Jonny's ghosts are the haunting type. His decision to start doing comedy the week after he returned from England in 2011 is intrinsically linked with to the comedians he saw in England, Josie Long and Sarah Pascoe and William Andrews ("who did this incredible fucking set with a balloon and Robbie Williams' 'Angels' and a camera on top of his head"). He talks about how, during his early gigs, he'd used to worry what Chris Morris, one of his all-time heroes, would think were he in the audience: "Would he be disappointed?" After the interview, he sends me a message on Twitter about the impact of Sophie Wu's Edinburgh Fringe Festival show Sophie Wu Is Minging, She Looks Like She's Dead ("the biggest direct influence on Loose [and] the only one I saw twice in Edinburgh") and Jon Bennett's Fire in the Meth Lab.
During his early gigs, he'd used to worry what Chris Morris, one of his all-time heroes, would think were he in the audience: "Would he be disappointed?"
Loose is about ghosts, too, but not in a nostalgic way. His stories dwell on small signifiers, the kind that infiltrate your memory of a time, a moment, and colour it forever. A Converse billboard with Iggy's shoe size on it; a small, edgy pizza outlet in 1990s Kelburn; an oil landscape on a one-night-stand's bedroom wall. Little things that blow themselves up in your mind and frame your vocabulary. It’s in the title: A Private History. The meaning, first and foremost, is Jonny's.
A lot of those ghosts are non-human. One stands out above the others, though, both in the show and in the interview, due to the affection Jonny feels for it. "It's from going back there when I was 21. I got to walk around at night a lot there. When you walk around a place at night, deserted and shut down, you feel like it's your own. You feels it's yours." Whanganui. A featured player in the life of Jonny Potts. Jonny attended high school at Wanganui Collegiate, then moved back for a while in his early 20s. He talks about it like it’s the quintessential New Zealand town. And you can feel its influence on his later work, particularly Loose (for obvious reasons) and The Kincaid Weekender. "The air is different there, to me," he explains. "The quality of the light is different." He pauses. "It's just a fucking fairy-dust thing."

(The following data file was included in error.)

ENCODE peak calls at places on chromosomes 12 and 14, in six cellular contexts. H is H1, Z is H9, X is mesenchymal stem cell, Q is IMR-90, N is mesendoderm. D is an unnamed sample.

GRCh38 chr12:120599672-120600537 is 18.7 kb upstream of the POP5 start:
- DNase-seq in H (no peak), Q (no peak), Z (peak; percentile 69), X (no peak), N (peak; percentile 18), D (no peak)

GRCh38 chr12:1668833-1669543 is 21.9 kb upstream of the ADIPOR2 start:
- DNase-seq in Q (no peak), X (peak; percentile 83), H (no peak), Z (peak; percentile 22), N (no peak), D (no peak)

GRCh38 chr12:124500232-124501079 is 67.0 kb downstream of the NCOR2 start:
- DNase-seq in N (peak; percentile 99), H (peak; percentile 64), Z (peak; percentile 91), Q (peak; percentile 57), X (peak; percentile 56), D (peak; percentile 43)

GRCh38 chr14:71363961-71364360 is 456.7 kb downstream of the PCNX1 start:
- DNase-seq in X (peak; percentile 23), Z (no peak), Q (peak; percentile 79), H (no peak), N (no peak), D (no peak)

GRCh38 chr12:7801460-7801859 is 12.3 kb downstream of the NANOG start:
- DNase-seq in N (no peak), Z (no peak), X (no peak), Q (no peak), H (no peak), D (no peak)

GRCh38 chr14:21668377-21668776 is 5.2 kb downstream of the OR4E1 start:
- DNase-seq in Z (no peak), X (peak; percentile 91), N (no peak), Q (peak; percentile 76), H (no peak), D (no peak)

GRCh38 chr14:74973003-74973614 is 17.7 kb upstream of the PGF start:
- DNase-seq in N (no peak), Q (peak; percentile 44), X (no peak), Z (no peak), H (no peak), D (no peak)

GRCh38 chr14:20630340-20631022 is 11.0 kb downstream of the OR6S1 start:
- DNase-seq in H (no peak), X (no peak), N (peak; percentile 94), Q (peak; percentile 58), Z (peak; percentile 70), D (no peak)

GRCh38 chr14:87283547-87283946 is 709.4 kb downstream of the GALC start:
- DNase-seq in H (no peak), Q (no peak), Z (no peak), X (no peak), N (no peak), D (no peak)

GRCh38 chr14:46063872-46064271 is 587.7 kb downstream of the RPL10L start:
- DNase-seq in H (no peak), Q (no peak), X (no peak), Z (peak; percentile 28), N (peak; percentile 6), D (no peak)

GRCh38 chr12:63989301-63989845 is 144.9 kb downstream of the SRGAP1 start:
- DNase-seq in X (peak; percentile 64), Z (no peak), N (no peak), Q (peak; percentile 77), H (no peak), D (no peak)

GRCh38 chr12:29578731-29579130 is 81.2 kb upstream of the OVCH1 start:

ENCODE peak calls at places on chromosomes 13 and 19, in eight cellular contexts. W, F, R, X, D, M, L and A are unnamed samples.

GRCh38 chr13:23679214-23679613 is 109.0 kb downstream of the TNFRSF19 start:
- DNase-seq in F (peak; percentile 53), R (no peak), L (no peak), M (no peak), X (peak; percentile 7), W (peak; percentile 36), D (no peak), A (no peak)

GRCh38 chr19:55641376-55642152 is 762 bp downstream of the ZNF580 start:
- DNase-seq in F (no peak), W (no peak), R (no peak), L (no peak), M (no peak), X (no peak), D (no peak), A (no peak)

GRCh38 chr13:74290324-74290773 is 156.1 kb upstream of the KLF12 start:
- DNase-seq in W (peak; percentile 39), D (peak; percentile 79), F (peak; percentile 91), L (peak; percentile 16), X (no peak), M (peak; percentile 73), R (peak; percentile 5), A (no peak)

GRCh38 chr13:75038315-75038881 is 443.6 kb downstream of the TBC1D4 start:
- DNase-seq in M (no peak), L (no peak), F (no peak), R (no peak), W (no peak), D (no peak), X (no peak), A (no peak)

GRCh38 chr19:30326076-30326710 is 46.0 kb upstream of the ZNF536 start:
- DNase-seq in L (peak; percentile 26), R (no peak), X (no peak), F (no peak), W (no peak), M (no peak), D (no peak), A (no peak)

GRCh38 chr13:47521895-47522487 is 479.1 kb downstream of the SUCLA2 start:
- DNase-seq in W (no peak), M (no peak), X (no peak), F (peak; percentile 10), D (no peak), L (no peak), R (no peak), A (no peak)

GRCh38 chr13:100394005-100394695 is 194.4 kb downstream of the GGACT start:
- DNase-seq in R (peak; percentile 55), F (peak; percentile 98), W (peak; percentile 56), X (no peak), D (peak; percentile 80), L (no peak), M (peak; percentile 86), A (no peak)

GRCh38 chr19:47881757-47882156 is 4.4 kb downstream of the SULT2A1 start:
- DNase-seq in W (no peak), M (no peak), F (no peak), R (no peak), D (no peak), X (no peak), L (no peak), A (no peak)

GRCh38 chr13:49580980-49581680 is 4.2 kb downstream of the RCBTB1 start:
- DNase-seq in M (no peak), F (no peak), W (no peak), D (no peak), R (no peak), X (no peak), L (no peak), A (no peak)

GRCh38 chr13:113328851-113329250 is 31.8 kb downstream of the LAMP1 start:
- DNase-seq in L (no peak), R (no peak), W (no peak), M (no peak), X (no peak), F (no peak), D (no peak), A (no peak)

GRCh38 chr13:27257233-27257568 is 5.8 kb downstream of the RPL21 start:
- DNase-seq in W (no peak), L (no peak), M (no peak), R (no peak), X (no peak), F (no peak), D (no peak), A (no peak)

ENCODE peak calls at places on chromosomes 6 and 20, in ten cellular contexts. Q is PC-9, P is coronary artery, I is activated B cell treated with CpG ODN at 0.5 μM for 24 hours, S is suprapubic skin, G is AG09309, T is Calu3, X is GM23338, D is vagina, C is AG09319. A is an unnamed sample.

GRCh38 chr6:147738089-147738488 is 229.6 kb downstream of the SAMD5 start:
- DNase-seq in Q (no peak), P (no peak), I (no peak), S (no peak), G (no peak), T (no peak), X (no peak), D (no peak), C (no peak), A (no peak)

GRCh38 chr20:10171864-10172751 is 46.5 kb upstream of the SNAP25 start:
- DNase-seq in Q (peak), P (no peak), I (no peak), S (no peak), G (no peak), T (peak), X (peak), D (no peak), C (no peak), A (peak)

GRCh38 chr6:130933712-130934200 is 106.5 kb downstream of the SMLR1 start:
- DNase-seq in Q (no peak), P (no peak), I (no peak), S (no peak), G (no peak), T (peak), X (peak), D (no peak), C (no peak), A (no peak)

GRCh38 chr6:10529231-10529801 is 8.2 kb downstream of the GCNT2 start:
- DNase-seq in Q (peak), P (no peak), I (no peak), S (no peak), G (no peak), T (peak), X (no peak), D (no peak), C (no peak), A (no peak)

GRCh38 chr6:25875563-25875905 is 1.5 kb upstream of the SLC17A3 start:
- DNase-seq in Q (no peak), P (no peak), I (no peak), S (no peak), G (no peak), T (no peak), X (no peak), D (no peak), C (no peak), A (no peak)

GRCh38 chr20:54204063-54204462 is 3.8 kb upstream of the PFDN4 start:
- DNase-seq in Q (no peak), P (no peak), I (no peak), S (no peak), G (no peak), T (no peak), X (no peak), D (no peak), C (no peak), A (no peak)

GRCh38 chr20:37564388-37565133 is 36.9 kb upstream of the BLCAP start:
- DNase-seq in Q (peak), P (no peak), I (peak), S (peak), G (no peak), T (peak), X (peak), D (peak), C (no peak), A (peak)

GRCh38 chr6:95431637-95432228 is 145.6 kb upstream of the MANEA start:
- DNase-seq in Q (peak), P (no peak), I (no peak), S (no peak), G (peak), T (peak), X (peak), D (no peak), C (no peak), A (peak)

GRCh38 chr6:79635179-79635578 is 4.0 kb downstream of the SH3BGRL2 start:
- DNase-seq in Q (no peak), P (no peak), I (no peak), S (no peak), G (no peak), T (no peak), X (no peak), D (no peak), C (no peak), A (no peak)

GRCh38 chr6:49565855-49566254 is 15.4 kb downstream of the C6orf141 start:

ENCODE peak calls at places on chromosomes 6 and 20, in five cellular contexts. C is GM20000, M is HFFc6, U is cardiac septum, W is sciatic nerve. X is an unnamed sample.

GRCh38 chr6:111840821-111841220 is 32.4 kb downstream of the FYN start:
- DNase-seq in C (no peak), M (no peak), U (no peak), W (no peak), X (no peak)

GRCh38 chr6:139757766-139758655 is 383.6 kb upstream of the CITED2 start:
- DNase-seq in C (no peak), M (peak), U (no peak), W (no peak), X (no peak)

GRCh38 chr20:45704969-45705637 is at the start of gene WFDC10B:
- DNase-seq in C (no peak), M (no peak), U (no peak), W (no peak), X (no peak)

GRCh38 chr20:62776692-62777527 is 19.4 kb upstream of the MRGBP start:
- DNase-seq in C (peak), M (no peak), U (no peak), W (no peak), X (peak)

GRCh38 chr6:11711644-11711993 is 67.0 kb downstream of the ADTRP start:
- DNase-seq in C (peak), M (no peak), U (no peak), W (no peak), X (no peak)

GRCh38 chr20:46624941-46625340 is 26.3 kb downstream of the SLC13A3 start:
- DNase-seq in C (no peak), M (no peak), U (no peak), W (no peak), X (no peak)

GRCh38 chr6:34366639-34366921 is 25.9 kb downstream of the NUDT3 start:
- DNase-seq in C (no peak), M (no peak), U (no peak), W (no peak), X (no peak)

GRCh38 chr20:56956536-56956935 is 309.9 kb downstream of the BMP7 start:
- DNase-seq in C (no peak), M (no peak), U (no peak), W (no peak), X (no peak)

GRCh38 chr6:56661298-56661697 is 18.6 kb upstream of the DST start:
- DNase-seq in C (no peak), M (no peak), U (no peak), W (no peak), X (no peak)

In many respects, Loose is about breaking down the walls between Jonny and the audience. "I was aware that it was a departure. It had something in common with Let Us Reappraise Famous Men [Jonny's 2013 New Zealand International Comedy Festival show, in which he explored the lives and quirks of various interesting men, self-important or otherwise]. But even that show had barriers."